When your situation changes, you qualify to enroll in a Special Enrollment Period, which is the eight-month period that begins the month after the work-related plan coverage ends. As long as you enroll then, you won’t pay a penalty.
It’s important to note that you won’t get any enrollment information from Medicare if you’re not getting Social Security. If that’s the case, call Social Security at 800-772-1213 at least 3 months before you turn 65 to avoid any penalties.
Q: Can I have Medicare and retiree coverage?
A: Yes. When you become eligible for Medicare, you’ll probably need to enroll in both Part A and Part B to get full benefits from your retiree plan. Your retiree plan usually offers benefits that fill in Medicare’s gaps in coverage and sometimes include extra benefits, such as prescription drugs. Unsure how your plan works with Medicare? Ask for a copy of your plan’s benefits booklet or call your benefits administrator. Questions about Medicare? call 800-633-4227.
Q: I don’t take medications. Why should I get a drug plan?
A: First, you can’t predict your needs next year. Additionally, there’s a late-enrollment penalty for Medicare Part D, a stand-alone drug plan, if you don’t have drug coverage from somewhere else. That’s called creditable prescription drug coverage. That’s prescription drug coverage from an employer or union, for example, that pays on average at least as much as Medicare’s standard prescription drug coverage.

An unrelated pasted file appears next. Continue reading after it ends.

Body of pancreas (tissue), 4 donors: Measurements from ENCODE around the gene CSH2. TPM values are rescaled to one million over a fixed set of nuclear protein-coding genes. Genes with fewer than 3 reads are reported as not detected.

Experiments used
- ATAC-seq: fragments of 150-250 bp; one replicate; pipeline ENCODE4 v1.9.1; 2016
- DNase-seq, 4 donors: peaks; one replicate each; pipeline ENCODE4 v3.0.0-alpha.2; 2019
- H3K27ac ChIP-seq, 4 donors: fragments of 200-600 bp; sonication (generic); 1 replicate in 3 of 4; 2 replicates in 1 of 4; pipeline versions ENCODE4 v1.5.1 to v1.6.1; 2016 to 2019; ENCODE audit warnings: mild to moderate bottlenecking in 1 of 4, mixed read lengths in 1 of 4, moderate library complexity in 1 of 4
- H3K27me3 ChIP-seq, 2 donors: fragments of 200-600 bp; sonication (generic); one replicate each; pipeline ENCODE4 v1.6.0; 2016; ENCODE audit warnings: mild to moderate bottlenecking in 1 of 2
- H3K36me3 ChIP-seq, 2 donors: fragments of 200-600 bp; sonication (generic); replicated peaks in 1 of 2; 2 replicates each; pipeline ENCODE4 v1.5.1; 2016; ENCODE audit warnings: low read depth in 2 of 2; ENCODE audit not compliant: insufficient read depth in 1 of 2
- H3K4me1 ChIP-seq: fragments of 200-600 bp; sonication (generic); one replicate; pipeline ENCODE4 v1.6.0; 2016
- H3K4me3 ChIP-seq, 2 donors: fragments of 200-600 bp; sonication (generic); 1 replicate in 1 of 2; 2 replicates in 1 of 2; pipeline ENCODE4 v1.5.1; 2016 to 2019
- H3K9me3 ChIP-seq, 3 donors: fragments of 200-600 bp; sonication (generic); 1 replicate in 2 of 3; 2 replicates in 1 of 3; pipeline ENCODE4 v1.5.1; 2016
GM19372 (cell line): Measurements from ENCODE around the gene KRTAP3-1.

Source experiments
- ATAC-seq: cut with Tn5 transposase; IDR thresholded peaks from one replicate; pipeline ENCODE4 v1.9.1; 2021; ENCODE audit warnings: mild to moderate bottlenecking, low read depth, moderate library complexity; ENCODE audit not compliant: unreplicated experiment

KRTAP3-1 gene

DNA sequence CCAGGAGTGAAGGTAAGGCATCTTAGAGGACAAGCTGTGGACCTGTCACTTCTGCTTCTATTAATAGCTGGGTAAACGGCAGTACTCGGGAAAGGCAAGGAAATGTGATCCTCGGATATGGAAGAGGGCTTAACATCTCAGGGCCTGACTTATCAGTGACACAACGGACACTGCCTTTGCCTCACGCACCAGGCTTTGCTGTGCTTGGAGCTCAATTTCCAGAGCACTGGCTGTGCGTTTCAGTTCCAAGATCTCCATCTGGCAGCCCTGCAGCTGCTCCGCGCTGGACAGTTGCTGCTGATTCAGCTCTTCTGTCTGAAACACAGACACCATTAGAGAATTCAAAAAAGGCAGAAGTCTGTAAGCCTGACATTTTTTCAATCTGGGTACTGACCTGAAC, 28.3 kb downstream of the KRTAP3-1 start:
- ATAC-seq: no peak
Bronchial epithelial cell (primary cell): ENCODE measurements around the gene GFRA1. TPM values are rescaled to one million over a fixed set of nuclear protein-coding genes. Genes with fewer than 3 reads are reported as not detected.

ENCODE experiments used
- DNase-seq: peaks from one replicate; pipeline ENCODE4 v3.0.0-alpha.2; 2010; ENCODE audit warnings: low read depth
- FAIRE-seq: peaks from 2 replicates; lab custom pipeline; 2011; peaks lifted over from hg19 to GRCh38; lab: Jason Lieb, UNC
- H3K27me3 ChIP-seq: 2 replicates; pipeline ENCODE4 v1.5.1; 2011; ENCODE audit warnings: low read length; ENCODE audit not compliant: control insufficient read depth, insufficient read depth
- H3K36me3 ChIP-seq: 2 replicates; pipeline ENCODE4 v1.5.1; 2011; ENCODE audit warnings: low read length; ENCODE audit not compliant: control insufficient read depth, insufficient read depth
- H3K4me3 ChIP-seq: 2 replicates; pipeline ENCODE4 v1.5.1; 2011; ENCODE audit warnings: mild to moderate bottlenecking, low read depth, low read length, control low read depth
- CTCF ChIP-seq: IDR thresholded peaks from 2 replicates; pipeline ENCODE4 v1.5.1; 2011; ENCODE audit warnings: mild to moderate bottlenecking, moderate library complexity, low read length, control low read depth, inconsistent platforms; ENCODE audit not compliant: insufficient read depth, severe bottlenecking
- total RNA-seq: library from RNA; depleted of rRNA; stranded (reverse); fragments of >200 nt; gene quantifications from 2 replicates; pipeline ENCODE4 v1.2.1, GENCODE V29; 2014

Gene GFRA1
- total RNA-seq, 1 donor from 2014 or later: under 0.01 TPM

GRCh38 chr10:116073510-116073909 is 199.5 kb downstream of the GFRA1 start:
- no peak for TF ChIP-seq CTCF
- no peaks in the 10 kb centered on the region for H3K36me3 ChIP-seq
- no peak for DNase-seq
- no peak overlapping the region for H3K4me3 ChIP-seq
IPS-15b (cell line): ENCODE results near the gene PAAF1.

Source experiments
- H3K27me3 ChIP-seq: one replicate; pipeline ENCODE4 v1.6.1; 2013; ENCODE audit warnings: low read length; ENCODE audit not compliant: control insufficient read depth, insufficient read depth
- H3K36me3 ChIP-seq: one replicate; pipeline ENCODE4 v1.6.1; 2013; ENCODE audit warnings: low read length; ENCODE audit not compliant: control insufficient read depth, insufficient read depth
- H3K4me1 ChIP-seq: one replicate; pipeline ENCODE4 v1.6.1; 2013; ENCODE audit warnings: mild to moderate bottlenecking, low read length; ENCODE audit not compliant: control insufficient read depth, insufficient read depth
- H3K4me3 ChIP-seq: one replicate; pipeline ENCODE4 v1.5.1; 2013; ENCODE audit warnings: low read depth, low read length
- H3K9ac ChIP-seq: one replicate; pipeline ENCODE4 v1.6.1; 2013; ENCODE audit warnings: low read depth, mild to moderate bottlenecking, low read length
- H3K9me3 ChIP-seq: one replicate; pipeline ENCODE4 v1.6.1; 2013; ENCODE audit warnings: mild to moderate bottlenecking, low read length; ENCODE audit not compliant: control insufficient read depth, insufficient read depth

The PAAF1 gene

Q: I have Original Medicare rather than Medicare through a private insurer. Who do I call with questions about my bill or coverage?
A: Call Social Security at 800-772-1213.
Q: I travel. Am I covered?
A: It depends. Original Medicare covers the 50 states, the District of Columbia, Puerto Rico, the U.S. Virgin Islands, Guam, the Northern Mariana Islands, and American Samoa. But in general, health care while you travel outside the U.S. isn’t covered under Original Medicare. There are rare exceptions.
Medicare plans offered through private insurers often have out-of-country coverage.
Q: I’m still confused. Help?
A: Nearly 700 paid and volunteer staff through the Michigan Medicare/Medicaid Assistance Program are experts in the complexities of Medicare and how your unique situation fits. The website www.mmapinc.org offers fact sheets, brochures and videos explaining Medicare and Medicaid. Counselors are available at 800-803-7174.